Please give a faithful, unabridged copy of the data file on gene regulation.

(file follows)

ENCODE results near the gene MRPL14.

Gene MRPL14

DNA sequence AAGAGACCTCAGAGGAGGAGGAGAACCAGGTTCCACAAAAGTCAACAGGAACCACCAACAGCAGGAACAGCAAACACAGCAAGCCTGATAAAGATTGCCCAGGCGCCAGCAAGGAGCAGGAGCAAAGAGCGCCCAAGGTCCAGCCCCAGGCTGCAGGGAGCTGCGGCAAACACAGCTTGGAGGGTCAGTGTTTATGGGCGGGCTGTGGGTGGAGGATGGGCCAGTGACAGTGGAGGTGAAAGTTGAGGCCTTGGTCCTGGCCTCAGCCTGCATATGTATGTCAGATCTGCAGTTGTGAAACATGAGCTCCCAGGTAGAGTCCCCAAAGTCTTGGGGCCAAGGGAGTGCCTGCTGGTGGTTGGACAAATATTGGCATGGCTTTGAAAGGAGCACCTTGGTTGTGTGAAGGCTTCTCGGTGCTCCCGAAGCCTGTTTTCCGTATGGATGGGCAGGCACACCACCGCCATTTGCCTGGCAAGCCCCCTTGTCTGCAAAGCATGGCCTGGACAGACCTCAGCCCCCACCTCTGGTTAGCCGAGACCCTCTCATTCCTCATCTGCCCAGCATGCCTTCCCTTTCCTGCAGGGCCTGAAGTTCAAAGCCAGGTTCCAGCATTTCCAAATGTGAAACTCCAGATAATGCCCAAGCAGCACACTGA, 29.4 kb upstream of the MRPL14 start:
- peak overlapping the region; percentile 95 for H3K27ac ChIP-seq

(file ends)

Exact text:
ENCODE results near the gene MRPL14.

Gene MRPL14

DNA sequence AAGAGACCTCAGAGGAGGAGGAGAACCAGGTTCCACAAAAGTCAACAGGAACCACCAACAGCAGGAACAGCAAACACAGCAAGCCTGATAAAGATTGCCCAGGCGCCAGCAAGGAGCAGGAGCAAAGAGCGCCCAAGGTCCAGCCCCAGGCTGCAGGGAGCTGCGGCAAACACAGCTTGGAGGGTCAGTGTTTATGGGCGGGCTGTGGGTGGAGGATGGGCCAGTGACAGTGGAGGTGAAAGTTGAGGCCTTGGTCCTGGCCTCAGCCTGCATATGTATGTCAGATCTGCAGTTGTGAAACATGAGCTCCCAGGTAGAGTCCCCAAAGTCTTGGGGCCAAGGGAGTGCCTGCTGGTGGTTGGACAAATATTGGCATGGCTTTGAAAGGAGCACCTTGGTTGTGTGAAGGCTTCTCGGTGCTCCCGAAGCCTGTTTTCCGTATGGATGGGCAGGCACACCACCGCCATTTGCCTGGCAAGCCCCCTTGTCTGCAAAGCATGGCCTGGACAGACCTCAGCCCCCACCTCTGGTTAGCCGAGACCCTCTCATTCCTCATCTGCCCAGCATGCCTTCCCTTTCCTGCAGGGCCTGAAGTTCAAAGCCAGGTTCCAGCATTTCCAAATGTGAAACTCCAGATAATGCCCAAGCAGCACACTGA, 29.4 kb upstream of the MRPL14 start:
- peak overlapping the region; percentile 95 for H3K27ac ChIP-seq